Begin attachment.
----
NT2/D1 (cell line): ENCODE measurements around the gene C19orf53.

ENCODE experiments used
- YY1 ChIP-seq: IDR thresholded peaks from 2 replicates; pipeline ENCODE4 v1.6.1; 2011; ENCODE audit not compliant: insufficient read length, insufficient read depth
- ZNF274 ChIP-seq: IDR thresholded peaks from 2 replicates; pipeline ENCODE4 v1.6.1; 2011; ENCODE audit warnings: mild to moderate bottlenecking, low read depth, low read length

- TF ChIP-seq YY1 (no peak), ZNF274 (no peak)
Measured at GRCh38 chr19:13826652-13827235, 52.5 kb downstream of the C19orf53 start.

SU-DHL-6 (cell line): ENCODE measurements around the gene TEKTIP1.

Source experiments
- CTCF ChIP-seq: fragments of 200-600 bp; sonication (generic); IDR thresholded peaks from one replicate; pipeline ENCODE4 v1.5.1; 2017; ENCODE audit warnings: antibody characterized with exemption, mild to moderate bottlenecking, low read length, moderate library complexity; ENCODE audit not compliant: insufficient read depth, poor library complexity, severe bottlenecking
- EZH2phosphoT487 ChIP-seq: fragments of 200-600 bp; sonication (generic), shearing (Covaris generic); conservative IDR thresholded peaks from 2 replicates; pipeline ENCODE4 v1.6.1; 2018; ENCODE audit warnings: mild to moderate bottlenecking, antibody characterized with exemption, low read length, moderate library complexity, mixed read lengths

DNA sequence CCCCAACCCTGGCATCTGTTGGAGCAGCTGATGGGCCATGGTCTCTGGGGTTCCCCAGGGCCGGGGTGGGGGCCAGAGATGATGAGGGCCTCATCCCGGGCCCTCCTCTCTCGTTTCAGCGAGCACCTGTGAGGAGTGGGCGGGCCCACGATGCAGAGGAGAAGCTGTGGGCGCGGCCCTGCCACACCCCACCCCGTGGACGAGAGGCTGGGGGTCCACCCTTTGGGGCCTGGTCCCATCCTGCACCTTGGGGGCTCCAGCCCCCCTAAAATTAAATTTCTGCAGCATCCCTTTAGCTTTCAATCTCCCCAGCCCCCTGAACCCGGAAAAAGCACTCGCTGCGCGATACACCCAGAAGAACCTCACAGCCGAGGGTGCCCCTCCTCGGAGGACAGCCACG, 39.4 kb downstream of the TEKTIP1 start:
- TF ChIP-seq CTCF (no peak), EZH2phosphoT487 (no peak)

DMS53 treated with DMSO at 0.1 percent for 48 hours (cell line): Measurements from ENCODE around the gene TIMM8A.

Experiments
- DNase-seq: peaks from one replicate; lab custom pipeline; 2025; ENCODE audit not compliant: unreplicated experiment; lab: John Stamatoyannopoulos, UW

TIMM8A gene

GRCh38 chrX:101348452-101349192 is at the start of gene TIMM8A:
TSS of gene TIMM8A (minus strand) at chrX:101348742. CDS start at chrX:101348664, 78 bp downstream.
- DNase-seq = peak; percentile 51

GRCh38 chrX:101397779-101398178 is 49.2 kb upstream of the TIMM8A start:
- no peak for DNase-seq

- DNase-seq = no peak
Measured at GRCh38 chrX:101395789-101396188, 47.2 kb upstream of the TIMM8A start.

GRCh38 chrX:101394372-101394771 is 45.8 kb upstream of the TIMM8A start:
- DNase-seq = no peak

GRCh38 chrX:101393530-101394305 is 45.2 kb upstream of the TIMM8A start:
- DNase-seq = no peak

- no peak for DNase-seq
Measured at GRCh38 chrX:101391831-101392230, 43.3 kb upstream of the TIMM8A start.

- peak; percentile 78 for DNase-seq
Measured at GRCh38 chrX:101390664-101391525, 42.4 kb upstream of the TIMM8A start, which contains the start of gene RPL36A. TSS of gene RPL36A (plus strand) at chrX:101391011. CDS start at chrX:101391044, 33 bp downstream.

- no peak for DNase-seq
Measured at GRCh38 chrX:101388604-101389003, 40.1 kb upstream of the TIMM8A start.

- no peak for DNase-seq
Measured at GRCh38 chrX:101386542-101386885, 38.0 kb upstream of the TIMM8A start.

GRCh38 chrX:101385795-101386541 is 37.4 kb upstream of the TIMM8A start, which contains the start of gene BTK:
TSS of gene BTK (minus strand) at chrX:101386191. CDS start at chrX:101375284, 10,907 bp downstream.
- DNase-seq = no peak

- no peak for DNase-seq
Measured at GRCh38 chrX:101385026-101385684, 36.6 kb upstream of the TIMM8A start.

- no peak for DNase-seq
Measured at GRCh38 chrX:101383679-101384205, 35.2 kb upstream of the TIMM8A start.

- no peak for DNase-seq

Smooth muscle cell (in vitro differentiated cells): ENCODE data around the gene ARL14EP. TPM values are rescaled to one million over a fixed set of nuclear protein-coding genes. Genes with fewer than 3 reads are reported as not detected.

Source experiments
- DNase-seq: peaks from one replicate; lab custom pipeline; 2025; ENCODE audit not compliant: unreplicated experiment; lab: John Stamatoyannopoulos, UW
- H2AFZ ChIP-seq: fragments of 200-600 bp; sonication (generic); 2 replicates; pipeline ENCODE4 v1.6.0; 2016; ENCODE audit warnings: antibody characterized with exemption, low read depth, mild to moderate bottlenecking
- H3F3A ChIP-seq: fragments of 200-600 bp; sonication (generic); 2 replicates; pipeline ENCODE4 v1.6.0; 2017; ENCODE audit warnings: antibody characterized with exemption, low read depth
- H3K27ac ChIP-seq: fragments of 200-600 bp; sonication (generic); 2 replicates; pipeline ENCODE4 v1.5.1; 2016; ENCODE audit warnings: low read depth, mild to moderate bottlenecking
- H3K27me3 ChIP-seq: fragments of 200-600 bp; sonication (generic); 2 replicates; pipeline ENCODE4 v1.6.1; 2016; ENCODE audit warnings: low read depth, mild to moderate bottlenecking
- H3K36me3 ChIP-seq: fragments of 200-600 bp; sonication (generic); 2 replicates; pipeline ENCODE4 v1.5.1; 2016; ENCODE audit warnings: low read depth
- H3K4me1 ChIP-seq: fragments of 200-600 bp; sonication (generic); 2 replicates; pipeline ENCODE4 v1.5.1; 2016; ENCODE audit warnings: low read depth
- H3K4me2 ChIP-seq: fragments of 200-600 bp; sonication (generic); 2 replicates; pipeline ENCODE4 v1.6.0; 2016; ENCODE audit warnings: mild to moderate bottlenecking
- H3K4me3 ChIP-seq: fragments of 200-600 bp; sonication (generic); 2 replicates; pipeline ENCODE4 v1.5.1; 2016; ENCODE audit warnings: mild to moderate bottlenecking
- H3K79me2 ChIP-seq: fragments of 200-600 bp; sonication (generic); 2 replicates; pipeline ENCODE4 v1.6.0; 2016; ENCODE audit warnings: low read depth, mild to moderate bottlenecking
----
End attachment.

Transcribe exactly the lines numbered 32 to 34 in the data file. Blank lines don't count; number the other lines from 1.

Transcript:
- no peak for DNase-seq
Measured at GRCh38 chrX:101388604-101389003, 40.1 kb upstream of the TIMM8A start.

- no peak for DNase-seq